Skip to comments.Experts Seek Trail to Mark Ice Age Floods (National Park Service Study)
Posted on 11/10/2003 7:55:28 PM PST by NormsRevenge
THE DALLES, Ore. - The National Park Service has proposed a marked trail to commemorate Ice Age floods through four Western states that left canyons, valleys, lakes and ridges that still dominate the terrain today some so dramatic they can be seen from outer space.
Picture an ice dam 30 miles wide, forming a lake 2,000 feet deep and 200 miles long, stretching from the Idaho panhandle into western Montana, containing more water than Lake Erie and Lake Ontario combined.
Now picture that dam giving way, the water thundering out in 48 hours, through four states, across Washington and into the Pacific.
These cataclysmic events, called the Missoula Floods, took place at the end of the last Ice Age, 14,000 years ago the biggest scientifically documented floods ever.
Yet no marked trail commemorates the floods' path or explains their significance to the public. A growing number of amateur and professional geologists fascinated by the floods think that's a shame, and a Park Service study has proposed a remedy.
The study, issued in 2001, suggests an Ice Age Floods National Geographic (news - web sites) Trail that would follow the 600-mile path of the flood, mostly along existing highways, with signs highlighting important features.
The interpretive flood pathway would cross four states as part of the national park system, recognizing the floods and the 16,000 square miles they covered as a nationally significant resource.
Some markers already exist along the floods' trail, but they were placed by a variety of organizations and are hit and miss, according to Jim O'Connor, a geologist with the U.S. Geological Survey (news - web sites).
The Park Service study envisions a comprehensive route, with towns near key flood features as "gateway communities." Hiking and horse trails, canoeing and kayaking routes would help visitors realize the scope of what happened. The study also recommends that no private land be taken for the project.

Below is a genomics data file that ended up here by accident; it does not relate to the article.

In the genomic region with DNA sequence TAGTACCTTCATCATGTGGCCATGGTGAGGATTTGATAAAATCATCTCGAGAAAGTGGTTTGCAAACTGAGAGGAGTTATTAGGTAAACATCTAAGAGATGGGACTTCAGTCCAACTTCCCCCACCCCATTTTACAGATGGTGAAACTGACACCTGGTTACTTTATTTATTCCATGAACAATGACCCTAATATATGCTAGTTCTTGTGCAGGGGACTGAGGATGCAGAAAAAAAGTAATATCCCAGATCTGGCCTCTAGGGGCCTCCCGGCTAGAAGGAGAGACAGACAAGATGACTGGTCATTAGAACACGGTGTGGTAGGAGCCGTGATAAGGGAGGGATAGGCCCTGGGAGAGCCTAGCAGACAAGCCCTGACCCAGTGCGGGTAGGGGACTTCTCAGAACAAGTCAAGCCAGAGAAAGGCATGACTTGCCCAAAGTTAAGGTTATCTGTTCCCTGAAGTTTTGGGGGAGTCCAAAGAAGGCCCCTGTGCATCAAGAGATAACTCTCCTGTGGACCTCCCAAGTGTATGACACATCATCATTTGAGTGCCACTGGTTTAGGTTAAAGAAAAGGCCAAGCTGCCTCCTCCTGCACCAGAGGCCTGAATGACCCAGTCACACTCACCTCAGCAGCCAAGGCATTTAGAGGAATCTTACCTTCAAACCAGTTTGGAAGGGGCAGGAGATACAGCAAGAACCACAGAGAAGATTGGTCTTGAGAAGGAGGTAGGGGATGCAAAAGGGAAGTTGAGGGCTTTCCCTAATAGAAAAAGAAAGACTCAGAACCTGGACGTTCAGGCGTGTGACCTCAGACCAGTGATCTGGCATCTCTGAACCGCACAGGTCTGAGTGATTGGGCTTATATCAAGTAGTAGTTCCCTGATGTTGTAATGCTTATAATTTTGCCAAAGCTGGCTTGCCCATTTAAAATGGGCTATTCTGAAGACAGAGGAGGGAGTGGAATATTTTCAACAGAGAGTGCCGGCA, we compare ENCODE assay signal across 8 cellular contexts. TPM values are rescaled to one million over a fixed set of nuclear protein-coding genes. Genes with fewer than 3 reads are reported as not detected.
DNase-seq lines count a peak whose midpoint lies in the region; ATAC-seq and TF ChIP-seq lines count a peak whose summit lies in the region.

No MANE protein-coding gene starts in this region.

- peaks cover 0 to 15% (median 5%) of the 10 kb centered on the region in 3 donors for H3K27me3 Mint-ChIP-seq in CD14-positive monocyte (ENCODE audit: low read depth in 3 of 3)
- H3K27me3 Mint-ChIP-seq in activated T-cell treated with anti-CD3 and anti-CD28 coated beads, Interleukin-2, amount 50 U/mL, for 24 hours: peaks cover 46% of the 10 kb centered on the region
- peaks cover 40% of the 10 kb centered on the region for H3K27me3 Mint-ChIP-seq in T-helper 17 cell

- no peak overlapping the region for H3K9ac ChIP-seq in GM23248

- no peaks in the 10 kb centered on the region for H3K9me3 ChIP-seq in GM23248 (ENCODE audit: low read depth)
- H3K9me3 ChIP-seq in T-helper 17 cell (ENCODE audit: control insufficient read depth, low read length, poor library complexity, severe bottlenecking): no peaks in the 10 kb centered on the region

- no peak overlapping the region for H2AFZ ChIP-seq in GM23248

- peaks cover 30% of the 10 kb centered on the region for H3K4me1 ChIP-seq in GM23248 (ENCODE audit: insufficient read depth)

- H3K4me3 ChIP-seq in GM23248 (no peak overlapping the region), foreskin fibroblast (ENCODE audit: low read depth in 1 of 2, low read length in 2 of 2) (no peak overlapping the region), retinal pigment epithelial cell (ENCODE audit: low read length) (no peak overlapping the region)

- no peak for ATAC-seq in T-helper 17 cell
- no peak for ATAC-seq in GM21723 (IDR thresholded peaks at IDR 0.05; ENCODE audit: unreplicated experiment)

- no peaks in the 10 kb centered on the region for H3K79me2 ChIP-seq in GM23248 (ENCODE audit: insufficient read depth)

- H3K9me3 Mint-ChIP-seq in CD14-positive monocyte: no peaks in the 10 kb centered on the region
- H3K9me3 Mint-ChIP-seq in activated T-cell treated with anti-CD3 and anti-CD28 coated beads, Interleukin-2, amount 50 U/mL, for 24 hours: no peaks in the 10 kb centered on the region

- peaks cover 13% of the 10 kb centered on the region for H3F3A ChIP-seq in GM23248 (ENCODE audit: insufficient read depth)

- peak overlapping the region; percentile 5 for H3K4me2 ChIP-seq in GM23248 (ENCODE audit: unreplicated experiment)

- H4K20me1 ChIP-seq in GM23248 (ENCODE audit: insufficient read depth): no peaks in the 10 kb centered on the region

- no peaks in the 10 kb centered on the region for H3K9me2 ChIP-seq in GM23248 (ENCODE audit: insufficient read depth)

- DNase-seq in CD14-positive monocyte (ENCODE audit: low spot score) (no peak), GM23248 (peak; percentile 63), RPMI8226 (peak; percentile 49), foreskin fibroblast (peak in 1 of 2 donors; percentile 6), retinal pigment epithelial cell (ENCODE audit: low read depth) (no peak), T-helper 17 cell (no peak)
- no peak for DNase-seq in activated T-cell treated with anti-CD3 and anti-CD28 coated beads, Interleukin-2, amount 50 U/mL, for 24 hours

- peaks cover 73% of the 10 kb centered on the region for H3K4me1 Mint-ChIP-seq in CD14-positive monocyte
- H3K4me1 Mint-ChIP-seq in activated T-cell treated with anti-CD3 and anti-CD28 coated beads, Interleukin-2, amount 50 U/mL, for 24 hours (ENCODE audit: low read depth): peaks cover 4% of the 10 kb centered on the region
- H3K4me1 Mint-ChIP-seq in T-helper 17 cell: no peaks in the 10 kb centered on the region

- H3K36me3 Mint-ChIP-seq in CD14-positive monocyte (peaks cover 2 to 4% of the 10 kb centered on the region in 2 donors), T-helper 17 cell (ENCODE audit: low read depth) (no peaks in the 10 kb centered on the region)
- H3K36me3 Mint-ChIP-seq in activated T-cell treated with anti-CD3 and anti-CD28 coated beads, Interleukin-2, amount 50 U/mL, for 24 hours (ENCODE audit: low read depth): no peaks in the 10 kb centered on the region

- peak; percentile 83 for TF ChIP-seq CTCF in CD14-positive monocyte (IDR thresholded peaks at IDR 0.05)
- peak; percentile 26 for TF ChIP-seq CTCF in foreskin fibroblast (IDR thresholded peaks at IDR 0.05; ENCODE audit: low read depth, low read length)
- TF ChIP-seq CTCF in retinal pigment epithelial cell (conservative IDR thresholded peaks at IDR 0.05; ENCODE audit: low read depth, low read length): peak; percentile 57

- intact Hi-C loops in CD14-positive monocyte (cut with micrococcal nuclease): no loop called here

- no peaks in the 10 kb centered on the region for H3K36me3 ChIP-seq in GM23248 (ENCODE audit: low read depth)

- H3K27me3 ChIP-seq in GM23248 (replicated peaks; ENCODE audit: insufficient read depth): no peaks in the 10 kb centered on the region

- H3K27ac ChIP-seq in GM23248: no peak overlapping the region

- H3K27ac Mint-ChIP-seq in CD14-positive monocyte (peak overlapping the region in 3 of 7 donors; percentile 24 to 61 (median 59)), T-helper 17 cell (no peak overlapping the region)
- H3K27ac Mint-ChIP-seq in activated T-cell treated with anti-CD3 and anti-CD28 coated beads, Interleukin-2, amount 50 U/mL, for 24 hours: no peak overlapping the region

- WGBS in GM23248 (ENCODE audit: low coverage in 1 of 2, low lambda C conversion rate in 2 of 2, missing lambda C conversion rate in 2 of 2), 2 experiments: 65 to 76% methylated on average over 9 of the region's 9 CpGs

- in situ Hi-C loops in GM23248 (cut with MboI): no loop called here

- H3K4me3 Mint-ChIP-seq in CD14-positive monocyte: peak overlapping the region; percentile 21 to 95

The Ice Age Flood Institute, a private nonprofit group that educates the public about the floods, would also like to see visitors' centers on the trail.
But while funding for the Park Service study came from Congress, Congress has not followed up.
"No bill has been introduced yet," said Dale Middleton of Seattle, president of the flood institute, which met Oct. 11 to discuss the project. "We are trying to get someone in the Northwest congressional delegation to do so."
Evidence of the floods are everywhere. They hit the Columbia River near present-day Wenatchee, Wash., probably swelling the river to 4,000 times its present-day flow and spilling over the Columbia River Gorge.
The gorge, 80 miles long and up to 4,000 feet deep, couldn't contain the water, which scoured the rock walls clean and spilled over, probably widening the gorge.
Geologists compare the gorge to a nozzle that sent the floods pouring out in a wall of water perhaps 500 feet high at 80 mph, putting Oregon's Willamette Valley under 400 feet of water as far south as the Eugene area and present-day Portland.
"Most of Portland is a big sand and debris bar deposited where the flood slowed down as it spread out over the Portland Basin," said O'Connor, who is with the USGS (news - web sites) Portland office and has researched the floods extensively.
Willamette Valley's fertile soil which attracted settlers from the Oregon Trail comes from deposits of flood silt that reach 100 feet deep in places.